FIG. 8 usually illustrates the fact that the total cold-worked cross-sectional area 126 for curvilinear coining, in the example quoted, is 61 percent greater than a cross-sectional area 154 that lies between the uncoined convex curved surface 36 and the chord 148 that intercepts the uncoined curved surface 36 at the radially-spaced locations 138 and 140.

It is common practice to form the shells 78 in a shell press which blanks and forms the basic shape from sheet metal stock. The partially completed shell 78 is then transferred to a conversion press where the opening features, as well as the rivet which holds the pull-tab opener 76, are formed.

The conversion press is a multi-station press. Each of the shells 78 is advanced progressively to new tooling wherein additional operations are performed. It is contemplated that as many as three coining operations, as shown in FIG. 8, can be performed in the general area of the center-panel ring 18, and that the resultant strength can be greater than has resulted from tests that included only two coining operations.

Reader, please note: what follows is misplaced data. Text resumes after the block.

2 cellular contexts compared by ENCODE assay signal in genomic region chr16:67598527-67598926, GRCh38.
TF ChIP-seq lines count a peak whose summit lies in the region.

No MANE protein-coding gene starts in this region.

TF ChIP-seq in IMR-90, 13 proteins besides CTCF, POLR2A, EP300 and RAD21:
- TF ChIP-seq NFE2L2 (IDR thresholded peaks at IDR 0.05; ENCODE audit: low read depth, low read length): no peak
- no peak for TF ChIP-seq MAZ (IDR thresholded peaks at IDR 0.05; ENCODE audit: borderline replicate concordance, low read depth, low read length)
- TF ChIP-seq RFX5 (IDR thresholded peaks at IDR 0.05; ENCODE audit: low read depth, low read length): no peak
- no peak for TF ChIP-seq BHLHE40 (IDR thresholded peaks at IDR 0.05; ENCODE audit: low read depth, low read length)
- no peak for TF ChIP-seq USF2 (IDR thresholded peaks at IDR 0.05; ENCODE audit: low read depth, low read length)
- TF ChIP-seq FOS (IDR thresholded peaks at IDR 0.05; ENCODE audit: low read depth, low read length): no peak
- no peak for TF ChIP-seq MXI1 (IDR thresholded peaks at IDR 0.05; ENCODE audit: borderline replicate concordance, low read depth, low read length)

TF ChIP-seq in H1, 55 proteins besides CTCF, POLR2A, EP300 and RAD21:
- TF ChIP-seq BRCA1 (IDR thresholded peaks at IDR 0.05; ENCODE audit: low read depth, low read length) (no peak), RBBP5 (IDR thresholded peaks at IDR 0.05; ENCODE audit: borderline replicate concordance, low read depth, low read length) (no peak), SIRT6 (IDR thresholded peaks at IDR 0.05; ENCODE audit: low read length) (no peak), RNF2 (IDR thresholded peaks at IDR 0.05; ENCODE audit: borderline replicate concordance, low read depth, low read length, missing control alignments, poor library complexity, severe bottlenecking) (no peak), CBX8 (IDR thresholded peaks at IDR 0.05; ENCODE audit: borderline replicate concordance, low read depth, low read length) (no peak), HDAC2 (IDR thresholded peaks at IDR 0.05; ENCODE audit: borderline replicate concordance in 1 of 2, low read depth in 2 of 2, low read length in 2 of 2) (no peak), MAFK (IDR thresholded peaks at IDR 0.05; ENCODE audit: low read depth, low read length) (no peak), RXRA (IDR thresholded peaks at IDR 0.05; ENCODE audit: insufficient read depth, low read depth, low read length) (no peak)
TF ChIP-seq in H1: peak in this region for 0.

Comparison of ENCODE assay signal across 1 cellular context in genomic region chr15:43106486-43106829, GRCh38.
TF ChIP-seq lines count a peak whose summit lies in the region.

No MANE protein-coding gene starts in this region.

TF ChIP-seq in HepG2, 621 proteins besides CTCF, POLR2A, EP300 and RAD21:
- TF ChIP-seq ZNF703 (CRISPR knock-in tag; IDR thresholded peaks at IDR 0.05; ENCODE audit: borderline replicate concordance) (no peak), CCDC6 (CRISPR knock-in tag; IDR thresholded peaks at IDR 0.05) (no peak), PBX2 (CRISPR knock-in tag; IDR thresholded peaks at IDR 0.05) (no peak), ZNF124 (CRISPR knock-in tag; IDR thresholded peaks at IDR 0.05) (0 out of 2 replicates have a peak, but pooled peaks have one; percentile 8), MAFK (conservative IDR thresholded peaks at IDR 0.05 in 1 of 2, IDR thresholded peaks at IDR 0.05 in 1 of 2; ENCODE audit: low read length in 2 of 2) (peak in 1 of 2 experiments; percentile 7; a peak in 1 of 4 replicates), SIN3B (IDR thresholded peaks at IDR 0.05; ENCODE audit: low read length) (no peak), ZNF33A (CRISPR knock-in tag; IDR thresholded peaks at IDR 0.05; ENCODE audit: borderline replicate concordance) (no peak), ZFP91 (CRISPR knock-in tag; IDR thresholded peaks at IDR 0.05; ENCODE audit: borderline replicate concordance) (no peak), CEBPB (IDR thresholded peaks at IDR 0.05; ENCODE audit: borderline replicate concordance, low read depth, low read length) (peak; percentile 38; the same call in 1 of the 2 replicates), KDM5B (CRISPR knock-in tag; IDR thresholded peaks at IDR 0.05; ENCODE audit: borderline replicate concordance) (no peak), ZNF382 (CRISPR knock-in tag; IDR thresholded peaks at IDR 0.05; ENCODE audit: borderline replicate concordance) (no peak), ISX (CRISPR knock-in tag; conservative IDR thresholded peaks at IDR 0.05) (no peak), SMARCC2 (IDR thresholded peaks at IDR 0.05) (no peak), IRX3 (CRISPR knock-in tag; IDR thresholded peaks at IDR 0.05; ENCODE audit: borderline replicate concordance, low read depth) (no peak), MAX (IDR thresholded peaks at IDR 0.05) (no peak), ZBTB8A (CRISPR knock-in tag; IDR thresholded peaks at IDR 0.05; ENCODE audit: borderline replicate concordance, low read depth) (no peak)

A preferred material for the closures 10 is aluminum alloy AA 5182; although other aluminum alloys, such as AA 3004 and other metals, such as steel, may be used with the process described herein.

Preferably, the process is performed on a closure 10 for attachment to a container having sidewalls, however, it is equally suitable for use on an integral end of a container.

While specific apparatus has been disclosed in the preceding description, it should be understood that these specifics have been given for the purpose of disclosing the principles of the present invention and that many variations thereof will become apparent to those who are versed in the art. Therefore, the scope of the present invention is to be determined by the appended claims.

INDUSTRIAL APPLICABILITY

The present invention is applicable to metal closures for containers, and more particularly, the present invention is applicable to metal closures for containers, such as beverage containers.

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Classifications
U.S. Classification220/623, 413/8
International ClassificationB65D, B65D17/34, B21D51/38, B65D41/00, B65D17/40, B21D51/26, B65D43/00, B65D8/04, B65D8/08, B21D51/44
Cooperative ClassificationB65D17/163
European ClassificationB65D17/16B1
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Owner name: BALL CORPORATION, 345 SOUTH HIGH STREET, MUNCIE, I